Gym Swim Party review: An epic battle on a contemporary stage

Dublin Fringe Festival: Much to enjoy in this ambitious production, which merges ancient myth with modern life

Gym Swim Party: the warring factions are two rival gyms. Photograph: Ste Murray

Gym Swim Party: the warring factions are two rival gyms. Photograph: Ste Murray

 

GYM SWIM PARTY

O’Reilly Theatre, Belvedere College
★★★☆☆
Created by Danielle Galligan and Gavin Kostick, Gym Swim Party merges ancient myth with modern life, enacting an epic battle on a contemporary stage. The warring factions are two rival gyms – two families pitted against each other, until two enemy tribe members fall in love. Co-directed by Eddie Kay, Louise Lowe and Megan Kennedy, there is much to enjoy about the slick and ambitious production: clever sequences of choreography that marry elegance and exercise; Maree Kearns’ resourceful swimming pool set; Denis Clohessey’s sinister sound design; and, crucially, John Doran’s marvellous mischievous Messenger figure, Lug, who helps to bring (some) clarity to the muddled storyline and elusive characters. The classically educated viewer might enjoy trying to pin the plot down, but even Greek scholars will struggle with the overall thrust of the drama, which manages to be both thin and opaque. The prophetess Cass (Kate Gilmore) may know what’s going on before it happens, but we have no idea.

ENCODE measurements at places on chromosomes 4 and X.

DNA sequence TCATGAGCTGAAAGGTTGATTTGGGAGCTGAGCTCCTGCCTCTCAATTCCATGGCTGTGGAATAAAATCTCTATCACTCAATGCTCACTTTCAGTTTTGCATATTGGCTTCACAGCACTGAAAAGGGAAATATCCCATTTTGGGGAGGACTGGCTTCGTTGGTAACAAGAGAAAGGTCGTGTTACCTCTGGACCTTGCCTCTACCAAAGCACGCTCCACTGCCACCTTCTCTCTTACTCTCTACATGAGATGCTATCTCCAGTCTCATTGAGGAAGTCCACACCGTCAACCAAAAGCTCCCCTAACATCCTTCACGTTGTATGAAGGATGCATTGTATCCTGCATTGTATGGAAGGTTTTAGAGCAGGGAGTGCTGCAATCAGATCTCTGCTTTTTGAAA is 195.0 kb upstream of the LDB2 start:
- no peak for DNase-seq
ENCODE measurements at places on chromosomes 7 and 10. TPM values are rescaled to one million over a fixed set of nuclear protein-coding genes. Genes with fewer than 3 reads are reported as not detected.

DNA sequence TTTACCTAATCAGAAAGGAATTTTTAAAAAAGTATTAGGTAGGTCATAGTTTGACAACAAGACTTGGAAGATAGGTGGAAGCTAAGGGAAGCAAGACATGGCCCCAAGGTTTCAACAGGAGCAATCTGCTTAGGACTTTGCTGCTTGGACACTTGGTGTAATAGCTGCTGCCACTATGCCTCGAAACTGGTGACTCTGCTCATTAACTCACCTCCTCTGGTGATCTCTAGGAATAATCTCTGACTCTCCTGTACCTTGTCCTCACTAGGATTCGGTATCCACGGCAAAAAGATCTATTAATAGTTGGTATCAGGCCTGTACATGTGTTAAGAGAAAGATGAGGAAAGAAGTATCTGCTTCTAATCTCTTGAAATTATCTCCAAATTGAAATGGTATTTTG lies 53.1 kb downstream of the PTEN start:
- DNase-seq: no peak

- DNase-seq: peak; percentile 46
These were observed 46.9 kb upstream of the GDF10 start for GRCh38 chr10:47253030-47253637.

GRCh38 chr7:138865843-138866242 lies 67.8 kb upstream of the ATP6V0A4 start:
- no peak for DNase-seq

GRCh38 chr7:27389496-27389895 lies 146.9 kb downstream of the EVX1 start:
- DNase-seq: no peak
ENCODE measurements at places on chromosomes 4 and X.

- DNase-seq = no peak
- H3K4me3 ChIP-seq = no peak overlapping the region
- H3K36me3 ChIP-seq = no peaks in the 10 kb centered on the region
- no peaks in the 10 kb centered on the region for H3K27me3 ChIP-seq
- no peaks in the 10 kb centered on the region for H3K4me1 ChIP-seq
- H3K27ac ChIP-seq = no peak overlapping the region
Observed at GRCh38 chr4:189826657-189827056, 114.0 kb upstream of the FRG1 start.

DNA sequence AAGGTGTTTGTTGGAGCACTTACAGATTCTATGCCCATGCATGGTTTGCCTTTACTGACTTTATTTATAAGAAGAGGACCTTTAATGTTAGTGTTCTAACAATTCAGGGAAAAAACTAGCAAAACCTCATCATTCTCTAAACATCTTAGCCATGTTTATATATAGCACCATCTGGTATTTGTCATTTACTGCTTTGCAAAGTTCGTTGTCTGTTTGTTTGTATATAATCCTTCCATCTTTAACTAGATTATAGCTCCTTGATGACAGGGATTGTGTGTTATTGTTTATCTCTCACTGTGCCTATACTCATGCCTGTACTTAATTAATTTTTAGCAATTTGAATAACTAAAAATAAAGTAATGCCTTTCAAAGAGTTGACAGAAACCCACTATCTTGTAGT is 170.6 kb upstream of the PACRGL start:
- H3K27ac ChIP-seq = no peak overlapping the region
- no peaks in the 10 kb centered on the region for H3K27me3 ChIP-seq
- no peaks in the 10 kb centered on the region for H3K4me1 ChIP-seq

Runs as part of the Dublin Fringe Festival until Sunday, September 15th